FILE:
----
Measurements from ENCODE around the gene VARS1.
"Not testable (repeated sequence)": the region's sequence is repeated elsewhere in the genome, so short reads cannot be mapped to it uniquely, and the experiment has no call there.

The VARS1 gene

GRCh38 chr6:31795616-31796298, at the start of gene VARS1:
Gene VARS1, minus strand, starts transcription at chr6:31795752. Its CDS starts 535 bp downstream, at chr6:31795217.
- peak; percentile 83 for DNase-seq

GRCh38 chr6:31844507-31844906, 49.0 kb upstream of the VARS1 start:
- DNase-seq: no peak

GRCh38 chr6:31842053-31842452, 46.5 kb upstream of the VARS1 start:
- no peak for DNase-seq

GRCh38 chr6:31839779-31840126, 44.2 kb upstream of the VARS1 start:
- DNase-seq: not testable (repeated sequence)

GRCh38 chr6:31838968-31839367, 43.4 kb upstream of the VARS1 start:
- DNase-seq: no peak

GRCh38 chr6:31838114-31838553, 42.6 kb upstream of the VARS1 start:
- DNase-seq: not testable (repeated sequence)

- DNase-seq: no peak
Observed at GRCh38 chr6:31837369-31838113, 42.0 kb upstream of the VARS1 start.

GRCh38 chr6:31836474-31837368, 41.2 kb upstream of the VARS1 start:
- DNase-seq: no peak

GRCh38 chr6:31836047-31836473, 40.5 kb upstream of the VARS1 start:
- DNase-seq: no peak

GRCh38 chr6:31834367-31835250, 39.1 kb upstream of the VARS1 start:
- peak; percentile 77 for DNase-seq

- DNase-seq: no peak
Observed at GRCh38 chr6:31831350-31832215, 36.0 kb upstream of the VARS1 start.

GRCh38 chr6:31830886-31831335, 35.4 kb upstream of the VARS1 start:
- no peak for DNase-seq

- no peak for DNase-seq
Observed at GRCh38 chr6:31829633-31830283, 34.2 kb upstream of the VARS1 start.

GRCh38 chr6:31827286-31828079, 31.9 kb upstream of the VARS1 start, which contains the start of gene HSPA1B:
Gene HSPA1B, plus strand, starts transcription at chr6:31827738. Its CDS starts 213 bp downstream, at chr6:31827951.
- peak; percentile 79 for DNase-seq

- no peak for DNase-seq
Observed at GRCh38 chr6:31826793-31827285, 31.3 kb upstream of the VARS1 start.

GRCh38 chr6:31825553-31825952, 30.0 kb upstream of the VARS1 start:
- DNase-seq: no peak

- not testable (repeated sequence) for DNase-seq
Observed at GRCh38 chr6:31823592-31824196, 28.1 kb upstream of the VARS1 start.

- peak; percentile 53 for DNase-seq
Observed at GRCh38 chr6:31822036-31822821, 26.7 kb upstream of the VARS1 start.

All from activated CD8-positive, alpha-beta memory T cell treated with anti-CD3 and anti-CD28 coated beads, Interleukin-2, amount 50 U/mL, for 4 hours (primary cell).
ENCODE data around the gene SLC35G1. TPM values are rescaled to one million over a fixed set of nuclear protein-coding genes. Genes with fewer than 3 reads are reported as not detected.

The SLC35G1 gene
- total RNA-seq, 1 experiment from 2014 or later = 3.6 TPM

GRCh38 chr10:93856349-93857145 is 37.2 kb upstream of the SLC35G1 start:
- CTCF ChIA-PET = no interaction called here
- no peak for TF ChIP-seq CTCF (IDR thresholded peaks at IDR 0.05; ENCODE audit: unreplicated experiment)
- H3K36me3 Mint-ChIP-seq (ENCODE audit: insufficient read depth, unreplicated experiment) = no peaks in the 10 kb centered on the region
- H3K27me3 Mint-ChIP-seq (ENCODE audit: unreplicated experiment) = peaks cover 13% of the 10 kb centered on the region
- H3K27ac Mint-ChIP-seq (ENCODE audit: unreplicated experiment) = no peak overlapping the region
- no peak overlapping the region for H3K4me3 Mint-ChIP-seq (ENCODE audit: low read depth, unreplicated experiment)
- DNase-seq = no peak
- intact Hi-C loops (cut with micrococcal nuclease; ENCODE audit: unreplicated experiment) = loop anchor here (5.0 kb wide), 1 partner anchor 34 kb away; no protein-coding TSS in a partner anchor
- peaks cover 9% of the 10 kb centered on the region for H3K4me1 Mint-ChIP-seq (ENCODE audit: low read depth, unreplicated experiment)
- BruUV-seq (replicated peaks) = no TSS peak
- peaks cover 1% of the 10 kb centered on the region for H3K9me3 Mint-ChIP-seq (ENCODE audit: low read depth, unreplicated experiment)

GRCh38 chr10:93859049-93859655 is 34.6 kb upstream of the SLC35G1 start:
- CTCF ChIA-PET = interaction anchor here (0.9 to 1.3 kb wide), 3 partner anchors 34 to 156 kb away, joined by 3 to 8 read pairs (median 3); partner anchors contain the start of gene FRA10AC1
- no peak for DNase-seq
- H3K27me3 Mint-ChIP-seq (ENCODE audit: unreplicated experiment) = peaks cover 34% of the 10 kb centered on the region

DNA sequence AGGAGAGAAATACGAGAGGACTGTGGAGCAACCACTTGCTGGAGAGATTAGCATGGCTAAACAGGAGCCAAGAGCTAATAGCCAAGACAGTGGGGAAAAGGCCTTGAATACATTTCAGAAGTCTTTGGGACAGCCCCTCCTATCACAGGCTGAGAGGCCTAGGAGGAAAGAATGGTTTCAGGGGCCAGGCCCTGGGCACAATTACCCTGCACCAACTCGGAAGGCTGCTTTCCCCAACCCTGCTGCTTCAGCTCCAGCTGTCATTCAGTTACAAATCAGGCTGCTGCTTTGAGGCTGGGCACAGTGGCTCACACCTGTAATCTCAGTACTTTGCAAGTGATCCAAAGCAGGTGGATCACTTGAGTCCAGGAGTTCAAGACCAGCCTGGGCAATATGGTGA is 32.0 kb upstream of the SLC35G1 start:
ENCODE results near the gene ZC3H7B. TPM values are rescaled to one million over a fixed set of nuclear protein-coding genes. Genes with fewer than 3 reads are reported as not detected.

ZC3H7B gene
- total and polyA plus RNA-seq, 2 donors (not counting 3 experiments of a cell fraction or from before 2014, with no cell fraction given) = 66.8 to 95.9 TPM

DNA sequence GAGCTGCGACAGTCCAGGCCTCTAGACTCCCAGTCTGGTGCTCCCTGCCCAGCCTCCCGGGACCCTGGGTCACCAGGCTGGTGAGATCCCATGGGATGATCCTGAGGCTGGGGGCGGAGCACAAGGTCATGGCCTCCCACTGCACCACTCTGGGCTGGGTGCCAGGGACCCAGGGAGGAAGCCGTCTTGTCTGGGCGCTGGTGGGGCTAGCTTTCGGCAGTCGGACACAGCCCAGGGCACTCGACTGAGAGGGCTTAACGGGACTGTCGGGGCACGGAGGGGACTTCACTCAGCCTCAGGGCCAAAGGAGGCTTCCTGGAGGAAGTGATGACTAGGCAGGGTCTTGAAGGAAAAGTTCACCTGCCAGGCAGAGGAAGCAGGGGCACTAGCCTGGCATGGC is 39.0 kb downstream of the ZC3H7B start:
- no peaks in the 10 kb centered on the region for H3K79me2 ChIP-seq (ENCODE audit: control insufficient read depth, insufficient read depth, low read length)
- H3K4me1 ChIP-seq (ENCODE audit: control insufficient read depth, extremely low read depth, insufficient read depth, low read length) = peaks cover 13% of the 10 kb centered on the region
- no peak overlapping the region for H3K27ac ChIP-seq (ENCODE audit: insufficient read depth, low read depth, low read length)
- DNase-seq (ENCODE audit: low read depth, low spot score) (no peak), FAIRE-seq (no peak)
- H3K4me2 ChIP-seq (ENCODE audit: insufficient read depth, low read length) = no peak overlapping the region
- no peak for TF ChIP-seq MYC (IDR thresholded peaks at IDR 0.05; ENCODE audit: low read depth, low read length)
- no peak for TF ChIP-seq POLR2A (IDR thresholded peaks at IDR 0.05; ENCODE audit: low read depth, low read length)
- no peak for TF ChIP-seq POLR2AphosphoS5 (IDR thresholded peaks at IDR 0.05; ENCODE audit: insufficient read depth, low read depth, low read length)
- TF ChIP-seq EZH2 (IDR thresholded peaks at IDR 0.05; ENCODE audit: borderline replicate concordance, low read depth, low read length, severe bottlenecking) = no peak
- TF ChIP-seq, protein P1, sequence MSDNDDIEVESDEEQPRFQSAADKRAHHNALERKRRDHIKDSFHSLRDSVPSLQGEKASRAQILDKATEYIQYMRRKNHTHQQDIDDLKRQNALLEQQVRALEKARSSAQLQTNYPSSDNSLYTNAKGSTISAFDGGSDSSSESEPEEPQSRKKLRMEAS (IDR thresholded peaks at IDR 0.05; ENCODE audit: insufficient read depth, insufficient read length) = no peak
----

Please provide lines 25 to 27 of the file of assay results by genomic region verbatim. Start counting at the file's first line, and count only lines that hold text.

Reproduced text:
- DNase-seq: no peak
Observed at GRCh38 chr6:31831350-31832215, 36.0 kb upstream of the VARS1 start.

GRCh38 chr6:31830886-31831335, 35.4 kb upstream of the VARS1 start: